Drawn to a flame

This exercise is a part of Educator Guide: Ant Ecosystem Disruption and Insects to Light / View Guide
Multiple images of a yellow brimstone butterfly are shown via motion capture. The insect is flying in circles, with its back pointing toward an illuminated tube light inside a flight arena at Imperial College London.
A brimstone butterfly (Gonepteryx rhamni), shown in multiple locations using motion capture, tries to keep its back toward a tube light as it orbits it inside a laboratory at Imperial College London. This abnormal flight behavior around artificial light may make the insect lose its sense of direction.Thomas Angus

Directions for teachers:

To engage students before reading the article, have them answer the “Before Reading” questions as a warmup in class. Then, instruct students to read the online Science News article “Insects flocking to artificial lights may not know which way is up” and answer the “During Reading” questions. As an optional extension, instruct students to answer “After Reading” questions as a class discussion or as homework.

This article also appears in the February 24 issue of Science News. Science News Explores offers another version of the same article written at a middle-school reading level. Post this set of questions without answers for your students using this link.

Directions for students:

Answer the first set of questions as instructed by your teacher before reading the article. Then, read the online Science News article “Insects flocking to artificial lights may not know which way is up” and answer the remaining questions as directed by your teacher.

Before Reading

1. What do you observe about insect behavior at night when a light is turned on? What is a possible reason for this behavior? In one sentence, provide a possible theory.

Student answers will vary, but may say insects appear to be drawn to the light. A theory could be that they are attracted to the light because it is a heat source.

2. Imagine two moths flying around a lamp at night. Sketch a picture of the moths and lamp. Include in your sketch the orientation of the moth srelative to the lamp. In other words, are they facing toward the light, away from it or one in each direction?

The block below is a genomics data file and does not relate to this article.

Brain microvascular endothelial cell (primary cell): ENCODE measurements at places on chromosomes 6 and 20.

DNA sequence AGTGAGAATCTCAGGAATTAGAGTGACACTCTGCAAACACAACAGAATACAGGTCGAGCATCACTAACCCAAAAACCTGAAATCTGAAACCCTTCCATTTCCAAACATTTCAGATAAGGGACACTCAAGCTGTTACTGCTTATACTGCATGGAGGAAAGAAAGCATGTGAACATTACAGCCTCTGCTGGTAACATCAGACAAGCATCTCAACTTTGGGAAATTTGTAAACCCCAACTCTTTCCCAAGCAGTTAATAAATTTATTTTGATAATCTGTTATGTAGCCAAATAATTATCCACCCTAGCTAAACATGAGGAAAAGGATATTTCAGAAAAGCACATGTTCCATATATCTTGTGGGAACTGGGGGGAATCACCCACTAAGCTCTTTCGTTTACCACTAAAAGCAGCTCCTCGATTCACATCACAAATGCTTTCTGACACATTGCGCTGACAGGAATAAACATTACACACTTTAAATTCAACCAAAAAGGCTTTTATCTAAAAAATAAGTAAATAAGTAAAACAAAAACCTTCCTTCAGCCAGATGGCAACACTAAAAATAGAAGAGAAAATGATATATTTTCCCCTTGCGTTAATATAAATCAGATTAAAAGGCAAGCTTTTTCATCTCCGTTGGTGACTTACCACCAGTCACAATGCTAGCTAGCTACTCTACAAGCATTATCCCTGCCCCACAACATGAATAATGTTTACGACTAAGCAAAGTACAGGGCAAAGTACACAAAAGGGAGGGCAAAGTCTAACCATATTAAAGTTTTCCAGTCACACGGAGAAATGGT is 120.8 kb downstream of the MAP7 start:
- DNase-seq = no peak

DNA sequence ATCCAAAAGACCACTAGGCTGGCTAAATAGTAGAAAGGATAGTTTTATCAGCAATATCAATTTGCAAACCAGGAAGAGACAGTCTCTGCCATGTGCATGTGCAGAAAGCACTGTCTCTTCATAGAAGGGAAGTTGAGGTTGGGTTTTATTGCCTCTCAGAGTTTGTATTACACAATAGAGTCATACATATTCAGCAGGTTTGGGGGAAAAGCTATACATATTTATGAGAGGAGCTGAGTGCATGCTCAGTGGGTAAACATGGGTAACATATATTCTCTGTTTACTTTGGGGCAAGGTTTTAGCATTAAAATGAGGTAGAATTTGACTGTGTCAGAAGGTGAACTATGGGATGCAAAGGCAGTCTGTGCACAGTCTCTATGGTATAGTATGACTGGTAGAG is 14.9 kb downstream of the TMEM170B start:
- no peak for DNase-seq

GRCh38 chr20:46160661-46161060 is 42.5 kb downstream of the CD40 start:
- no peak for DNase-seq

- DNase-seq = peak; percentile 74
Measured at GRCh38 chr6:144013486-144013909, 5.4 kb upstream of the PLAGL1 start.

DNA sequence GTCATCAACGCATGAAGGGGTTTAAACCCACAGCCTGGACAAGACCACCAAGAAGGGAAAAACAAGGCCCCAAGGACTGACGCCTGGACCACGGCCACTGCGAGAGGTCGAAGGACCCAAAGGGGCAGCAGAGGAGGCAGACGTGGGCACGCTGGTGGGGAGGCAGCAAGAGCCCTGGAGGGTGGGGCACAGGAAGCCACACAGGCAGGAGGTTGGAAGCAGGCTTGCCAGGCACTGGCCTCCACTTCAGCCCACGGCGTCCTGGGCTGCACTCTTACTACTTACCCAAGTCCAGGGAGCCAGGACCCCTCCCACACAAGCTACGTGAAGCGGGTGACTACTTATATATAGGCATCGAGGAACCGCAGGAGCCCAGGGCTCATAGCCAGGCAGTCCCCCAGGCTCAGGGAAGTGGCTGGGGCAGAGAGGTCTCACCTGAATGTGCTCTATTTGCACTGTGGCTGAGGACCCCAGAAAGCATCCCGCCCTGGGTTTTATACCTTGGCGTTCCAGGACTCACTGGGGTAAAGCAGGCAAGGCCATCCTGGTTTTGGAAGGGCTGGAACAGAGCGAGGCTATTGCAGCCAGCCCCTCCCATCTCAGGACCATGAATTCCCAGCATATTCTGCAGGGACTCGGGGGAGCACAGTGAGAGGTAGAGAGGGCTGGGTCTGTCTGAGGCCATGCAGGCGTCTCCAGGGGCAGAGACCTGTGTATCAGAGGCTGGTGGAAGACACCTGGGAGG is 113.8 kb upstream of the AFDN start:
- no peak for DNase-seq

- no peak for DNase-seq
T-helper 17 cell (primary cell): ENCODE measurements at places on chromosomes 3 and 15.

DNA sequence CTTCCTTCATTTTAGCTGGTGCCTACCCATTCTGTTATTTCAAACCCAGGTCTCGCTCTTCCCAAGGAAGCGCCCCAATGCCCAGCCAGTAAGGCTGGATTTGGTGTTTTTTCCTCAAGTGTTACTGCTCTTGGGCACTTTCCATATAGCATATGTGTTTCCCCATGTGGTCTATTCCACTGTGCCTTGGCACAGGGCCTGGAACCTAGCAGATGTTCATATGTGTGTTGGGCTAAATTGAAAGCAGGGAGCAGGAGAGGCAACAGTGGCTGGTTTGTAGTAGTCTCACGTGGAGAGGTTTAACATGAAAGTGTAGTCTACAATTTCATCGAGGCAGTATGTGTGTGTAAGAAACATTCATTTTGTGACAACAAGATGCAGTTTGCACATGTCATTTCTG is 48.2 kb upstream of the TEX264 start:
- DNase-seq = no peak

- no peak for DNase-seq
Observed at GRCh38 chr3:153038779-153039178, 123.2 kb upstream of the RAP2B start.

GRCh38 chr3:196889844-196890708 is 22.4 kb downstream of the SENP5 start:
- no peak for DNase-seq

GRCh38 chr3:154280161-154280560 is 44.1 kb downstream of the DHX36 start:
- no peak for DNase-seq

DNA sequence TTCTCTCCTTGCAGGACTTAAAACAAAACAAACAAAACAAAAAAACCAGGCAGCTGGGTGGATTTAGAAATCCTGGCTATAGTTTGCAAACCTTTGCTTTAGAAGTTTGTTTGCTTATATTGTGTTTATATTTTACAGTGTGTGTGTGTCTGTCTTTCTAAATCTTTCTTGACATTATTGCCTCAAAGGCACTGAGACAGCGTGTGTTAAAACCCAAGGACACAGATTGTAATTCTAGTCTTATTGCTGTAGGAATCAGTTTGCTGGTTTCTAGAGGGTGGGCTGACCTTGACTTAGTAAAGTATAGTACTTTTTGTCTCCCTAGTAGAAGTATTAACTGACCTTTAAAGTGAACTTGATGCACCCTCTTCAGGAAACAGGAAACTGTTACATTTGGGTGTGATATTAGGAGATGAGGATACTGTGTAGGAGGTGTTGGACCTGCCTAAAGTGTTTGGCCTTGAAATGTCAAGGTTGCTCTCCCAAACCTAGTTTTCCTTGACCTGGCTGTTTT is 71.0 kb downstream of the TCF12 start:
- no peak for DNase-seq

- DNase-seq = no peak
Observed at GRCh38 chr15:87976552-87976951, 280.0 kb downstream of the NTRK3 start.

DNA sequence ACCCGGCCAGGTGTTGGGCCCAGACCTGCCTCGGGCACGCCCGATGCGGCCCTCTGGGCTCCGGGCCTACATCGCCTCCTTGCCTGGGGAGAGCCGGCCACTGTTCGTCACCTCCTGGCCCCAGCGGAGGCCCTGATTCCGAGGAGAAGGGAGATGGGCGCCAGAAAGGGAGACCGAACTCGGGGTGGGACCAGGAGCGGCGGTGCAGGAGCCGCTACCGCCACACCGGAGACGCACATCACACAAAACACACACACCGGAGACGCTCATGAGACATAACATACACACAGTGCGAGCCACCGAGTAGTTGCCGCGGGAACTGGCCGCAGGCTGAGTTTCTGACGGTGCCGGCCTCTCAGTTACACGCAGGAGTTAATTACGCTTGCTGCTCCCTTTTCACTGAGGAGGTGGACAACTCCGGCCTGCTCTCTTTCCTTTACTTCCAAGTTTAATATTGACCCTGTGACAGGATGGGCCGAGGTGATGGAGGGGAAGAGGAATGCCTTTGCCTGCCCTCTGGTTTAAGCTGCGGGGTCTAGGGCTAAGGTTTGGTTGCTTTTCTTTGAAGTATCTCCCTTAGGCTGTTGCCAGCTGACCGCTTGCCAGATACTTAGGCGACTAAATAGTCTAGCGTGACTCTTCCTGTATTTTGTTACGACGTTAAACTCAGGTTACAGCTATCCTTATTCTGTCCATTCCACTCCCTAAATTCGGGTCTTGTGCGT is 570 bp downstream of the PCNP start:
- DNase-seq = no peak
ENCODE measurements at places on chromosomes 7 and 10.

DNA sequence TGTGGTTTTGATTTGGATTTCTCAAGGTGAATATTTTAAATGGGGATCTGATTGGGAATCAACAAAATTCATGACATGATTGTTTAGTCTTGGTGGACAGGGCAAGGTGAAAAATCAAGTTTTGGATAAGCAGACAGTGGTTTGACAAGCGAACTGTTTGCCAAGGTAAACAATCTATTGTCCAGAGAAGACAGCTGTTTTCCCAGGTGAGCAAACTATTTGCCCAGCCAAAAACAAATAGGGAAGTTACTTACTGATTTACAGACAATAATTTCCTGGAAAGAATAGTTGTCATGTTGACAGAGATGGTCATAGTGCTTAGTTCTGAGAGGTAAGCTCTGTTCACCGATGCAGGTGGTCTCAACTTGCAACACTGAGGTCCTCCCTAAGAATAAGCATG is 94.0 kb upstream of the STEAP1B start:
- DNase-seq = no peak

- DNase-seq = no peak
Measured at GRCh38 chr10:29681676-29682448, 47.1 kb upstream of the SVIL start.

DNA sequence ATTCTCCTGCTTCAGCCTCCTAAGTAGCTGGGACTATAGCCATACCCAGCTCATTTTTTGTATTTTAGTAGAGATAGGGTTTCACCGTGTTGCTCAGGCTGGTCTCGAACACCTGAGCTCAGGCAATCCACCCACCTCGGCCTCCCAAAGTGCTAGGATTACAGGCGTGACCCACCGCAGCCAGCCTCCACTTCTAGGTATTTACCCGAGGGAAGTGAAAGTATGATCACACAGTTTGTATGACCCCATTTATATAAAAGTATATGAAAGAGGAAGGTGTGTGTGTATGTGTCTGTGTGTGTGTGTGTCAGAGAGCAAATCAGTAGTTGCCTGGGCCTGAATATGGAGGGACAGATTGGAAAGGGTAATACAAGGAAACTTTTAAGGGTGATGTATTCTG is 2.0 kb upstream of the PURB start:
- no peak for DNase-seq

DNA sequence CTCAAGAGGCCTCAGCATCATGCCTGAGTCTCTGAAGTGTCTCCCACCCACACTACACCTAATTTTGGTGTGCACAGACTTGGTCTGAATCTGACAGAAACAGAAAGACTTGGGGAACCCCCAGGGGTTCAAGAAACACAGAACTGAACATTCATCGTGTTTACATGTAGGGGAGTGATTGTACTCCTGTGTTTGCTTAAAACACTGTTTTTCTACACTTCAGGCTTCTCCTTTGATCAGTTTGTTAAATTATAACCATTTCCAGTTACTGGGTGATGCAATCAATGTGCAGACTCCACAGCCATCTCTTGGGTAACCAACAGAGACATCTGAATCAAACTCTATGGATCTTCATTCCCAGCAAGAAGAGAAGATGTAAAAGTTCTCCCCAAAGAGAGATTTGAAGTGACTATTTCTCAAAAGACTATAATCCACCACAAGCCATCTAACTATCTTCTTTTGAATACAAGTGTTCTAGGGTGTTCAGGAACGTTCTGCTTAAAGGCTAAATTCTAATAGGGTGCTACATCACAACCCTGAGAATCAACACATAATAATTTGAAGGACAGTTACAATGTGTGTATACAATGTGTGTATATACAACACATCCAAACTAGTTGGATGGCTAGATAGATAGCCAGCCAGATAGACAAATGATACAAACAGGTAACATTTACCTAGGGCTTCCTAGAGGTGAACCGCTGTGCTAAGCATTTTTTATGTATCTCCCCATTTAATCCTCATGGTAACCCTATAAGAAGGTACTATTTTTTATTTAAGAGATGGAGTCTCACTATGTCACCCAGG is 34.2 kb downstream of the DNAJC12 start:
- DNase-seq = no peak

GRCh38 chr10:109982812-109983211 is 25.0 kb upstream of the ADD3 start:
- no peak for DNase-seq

Answers will vary, but the image should clearly show the moth’s orientation relative to the light.

3. Watch the video embedded in the Science News article. What do you observe about the orientation of the moths’ bodies to the light bulb? Was your original prediction from question 2 correct? What could this behavior tell you about the effects of artificial light on the moths? Explain.

When flying around the bulb, some moths appear to orient themselves with their backs toward the lightbulb. Others turn in circles and dive toward the ground or fly straight up.

During Reading

1. What does new data suggest about why certain insects appear “captivated” by light?

New data suggests insects lose their sense of up and down.

2. Describe one of the previous hypotheses regarding the behavior of flying insects around a nighttime light source.

There are three possible answers. (1) Light blinds the insects, trapping them near the light. (2) Insects see the light as a safe place to fly. (3) Insects mistake the light for the moon, which they could use for navigation.

3. Describe how insects naturally orient themselves relative to a light source according to this new study.

This new study indicates insects will naturally turn their backs to the light.

4. What advantage would this orientation provide to an insect flying in sunlight?

In sunlight, insects turn their backs to the light, which orients their feet toward the ground.

5.  What is an entomologist? Give an example of one from the article and explain how your example fits the definition.

An entomologist is a scientist who studies insects. Samuel Fabian was an entomologist in the study described in the article. He and his colleagues used cameras to track insect behavior around artificial lights.

6.  List two types of equipment used in this study.

Answers could include hanging lights, standing lights, a high-speed infrared camera, a white sheet, artificial lights or any other equipment mentioned in the article.

7. Surprising scientific findings often lead to more questions. What is one question that scientists now have as a result of the findings in this article?

Answers will be one of the following two options. (1) Do insects from different latitudes have different sensitivities to light pollution? (2) Can outdoor lights be altered to make them less attractive to flying insects?

After Reading

1. How important is it for a flying insect to gauge their location relative to the ground, such as how high they’re flying or whether they are facing upward or downward? Is accuracy important, somewhat important, or unnecessary? Explain your answer.

Answers will vary.

2. This study found that the light affected fruit flies less strongly than moths and dragonflies. Read through this article and find a potential reason for this difference. Explain your theory, being sure to describe how this reason could contribute to differences in light sensitivity.

Answers will vary, but many students will likely point to the fact that fruit flies are better at flying in the dark than moths and dragonflies. Students may go on to explain that this may mean fruit flies rely upon other senses or strategies for determining their orientation in 3-dimensional space.